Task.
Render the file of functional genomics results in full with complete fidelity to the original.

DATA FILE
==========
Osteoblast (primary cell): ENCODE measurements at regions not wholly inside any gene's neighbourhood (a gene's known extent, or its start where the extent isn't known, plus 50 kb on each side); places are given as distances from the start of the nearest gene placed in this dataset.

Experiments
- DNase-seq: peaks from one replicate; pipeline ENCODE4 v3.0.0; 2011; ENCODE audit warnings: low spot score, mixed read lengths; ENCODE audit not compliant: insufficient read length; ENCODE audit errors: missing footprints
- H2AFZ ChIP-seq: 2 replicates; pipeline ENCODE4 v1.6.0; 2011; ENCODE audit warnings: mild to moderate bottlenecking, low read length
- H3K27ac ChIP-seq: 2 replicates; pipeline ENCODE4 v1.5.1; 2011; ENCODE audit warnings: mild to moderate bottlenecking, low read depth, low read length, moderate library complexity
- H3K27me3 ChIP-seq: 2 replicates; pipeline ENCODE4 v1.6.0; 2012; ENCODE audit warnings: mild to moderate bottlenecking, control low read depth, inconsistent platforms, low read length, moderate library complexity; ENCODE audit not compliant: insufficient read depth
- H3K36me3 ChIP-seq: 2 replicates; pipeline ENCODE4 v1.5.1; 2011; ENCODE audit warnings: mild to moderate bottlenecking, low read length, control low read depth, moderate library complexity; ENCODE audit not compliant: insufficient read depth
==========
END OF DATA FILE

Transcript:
Osteoblast (primary cell): ENCODE measurements at regions not wholly inside any gene's neighbourhood (a gene's known extent, or its start where the extent isn't known, plus 50 kb on each side); places are given as distances from the start of the nearest gene placed in this dataset.

Experiments
- DNase-seq: peaks from one replicate; pipeline ENCODE4 v3.0.0; 2011; ENCODE audit warnings: low spot score, mixed read lengths; ENCODE audit not compliant: insufficient read length; ENCODE audit errors: missing footprints
- H2AFZ ChIP-seq: 2 replicates; pipeline ENCODE4 v1.6.0; 2011; ENCODE audit warnings: mild to moderate bottlenecking, low read length
- H3K27ac ChIP-seq: 2 replicates; pipeline ENCODE4 v1.5.1; 2011; ENCODE audit warnings: mild to moderate bottlenecking, low read depth, low read length, moderate library complexity
- H3K27me3 ChIP-seq: 2 replicates; pipeline ENCODE4 v1.6.0; 2012; ENCODE audit warnings: mild to moderate bottlenecking, control low read depth, inconsistent platforms, low read length, moderate library complexity; ENCODE audit not compliant: insufficient read depth
- H3K36me3 ChIP-seq: 2 replicates; pipeline ENCODE4 v1.5.1; 2011; ENCODE audit warnings: mild to moderate bottlenecking, low read length, control low read depth, moderate library complexity; ENCODE audit not compliant: insufficient read depth